Svea appeals court announces the verdict: Ulrika Ihrfelt, reporter of the case and Kristina Boutz, president of the court. Photo: Jessica Gow / Scanpix
pirate bay

Appeals court upholds Pirate Bay verdict

3:28 min

A Swedish appeals court has upheld the convictions of three of the defendants in the Pirate Bay trial.

While the three have had their prison sentences reduced, their fines have been increased.

Fredrik Neij sentenced has been reduced ten months, Peter Sunde to eight months and Carl Lundström, who helped finance the site, to four months in prison. They had all been sentenced to one year’s imprisonment by the district court.

The three defendants now say they will appeal to the Supreme Court.

A fourth man, Gottfrid Svartholm Warg, will be tried on a separate day, as he was to ill to attend this hearing.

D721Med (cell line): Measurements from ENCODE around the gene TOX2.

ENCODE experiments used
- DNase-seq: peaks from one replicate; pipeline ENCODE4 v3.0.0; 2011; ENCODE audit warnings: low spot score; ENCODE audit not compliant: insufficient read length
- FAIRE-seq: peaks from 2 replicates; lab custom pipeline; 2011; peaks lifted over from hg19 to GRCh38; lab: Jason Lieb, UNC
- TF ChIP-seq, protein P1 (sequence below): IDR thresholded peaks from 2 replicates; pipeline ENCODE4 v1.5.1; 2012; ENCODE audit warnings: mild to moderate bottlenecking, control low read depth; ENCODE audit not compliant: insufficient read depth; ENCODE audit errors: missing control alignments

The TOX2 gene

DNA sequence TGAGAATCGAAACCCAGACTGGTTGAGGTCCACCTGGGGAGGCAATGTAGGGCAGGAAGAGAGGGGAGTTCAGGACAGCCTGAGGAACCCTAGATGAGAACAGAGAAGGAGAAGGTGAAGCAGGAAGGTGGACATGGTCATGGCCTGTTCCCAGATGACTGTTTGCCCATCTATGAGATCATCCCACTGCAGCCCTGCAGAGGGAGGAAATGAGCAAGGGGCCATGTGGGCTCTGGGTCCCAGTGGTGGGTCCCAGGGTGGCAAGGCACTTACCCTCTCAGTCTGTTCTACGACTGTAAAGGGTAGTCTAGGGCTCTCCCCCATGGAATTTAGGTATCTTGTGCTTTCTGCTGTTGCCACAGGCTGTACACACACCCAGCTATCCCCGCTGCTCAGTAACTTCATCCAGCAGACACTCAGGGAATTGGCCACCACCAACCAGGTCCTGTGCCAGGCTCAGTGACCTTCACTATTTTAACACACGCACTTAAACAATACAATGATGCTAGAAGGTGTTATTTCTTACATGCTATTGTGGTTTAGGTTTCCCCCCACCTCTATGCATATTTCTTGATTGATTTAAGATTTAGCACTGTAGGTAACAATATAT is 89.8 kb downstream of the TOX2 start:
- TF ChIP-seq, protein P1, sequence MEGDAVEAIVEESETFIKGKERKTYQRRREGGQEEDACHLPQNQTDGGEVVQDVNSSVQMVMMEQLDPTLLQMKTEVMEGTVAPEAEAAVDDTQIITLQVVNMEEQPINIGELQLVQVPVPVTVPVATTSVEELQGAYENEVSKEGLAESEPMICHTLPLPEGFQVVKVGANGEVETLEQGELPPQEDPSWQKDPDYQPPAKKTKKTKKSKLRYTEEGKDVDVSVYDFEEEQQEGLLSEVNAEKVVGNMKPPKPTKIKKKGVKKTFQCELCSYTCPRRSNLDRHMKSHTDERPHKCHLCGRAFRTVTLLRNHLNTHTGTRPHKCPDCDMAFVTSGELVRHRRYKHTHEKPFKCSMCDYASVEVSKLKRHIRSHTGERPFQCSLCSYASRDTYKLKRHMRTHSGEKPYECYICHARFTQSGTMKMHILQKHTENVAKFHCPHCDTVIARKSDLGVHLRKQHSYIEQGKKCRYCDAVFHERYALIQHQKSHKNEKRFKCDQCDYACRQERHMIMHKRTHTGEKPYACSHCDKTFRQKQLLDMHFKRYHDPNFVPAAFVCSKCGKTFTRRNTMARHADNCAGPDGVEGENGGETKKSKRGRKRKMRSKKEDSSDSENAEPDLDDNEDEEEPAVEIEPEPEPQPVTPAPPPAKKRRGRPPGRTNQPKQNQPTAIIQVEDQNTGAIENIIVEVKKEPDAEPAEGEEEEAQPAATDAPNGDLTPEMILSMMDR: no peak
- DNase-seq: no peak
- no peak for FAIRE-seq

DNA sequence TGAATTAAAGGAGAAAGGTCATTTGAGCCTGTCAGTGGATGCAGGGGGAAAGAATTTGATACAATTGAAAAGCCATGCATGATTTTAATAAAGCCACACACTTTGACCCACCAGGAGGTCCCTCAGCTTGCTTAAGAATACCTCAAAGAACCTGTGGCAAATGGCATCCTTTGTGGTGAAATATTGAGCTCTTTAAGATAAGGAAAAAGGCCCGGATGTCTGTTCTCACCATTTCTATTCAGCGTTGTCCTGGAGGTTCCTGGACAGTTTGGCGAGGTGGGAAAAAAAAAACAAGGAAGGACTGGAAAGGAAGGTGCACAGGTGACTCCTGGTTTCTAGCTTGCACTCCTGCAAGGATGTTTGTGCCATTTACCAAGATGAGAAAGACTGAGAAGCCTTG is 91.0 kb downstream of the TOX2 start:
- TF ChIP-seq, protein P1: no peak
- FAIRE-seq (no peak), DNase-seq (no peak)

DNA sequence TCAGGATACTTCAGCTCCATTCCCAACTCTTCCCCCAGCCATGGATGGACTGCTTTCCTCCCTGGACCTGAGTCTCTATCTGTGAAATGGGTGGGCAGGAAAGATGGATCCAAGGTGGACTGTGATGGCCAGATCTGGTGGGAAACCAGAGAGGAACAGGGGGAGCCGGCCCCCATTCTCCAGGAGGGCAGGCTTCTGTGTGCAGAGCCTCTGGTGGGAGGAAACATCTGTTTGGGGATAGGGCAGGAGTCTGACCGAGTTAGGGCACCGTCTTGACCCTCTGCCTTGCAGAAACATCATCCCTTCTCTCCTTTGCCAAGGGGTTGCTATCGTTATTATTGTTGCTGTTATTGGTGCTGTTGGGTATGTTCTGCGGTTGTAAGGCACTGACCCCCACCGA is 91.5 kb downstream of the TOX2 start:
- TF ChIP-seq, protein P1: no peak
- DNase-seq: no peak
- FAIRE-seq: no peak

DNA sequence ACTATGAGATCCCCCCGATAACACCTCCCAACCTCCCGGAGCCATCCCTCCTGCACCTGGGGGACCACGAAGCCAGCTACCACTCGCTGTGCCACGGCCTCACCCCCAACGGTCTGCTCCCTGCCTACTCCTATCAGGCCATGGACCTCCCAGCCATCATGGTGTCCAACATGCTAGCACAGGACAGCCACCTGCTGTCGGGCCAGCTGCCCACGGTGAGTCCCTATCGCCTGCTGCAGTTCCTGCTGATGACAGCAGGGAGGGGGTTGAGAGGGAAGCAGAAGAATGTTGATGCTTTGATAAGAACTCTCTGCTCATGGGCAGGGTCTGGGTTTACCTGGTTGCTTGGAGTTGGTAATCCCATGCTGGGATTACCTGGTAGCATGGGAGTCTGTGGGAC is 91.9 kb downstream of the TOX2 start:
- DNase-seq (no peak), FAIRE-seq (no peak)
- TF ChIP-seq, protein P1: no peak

Music on-line expert Daniel Johansson of the Royal Swedish Institute of Technology says he is not surprised over the court ruling.

The appeals court has ruled that the Pirate Bay has facilitated illegal file sharing, and that it has been proven that the three men have been involved in this operation.

The sum of damages they must pay has been increased to US$ 6.5 million, that´'s two million dollars more than the original sum.

Ludvig Werner, head of the record industry association Ifpi, has welcomed the outcome. He tells the TT news agency that he hopes other sites like the Pirate Bay will be affected by the verdict. And he says that the raising of the level of the fine is a "very clear signal"

"This is totally wrong" says Peter Sunde to news agency TT. "This is just a complete and utter waste." Sunde adds that he and the other defendants had expected to be cleared by the appeal court.

Monique Wadsted, lawyer for the US film companies, is pleased with the result, and that the damages have been significantly increased. "In two years this kind of piracy will be finished. After this kind of verdict, and when all the trail blazers have become older and settled down, there won't be piracy on this scale any more."

Two of the accused: Peter Sunde and Fredrik Neij. Photo: Anders Wiklund / SCANPIX
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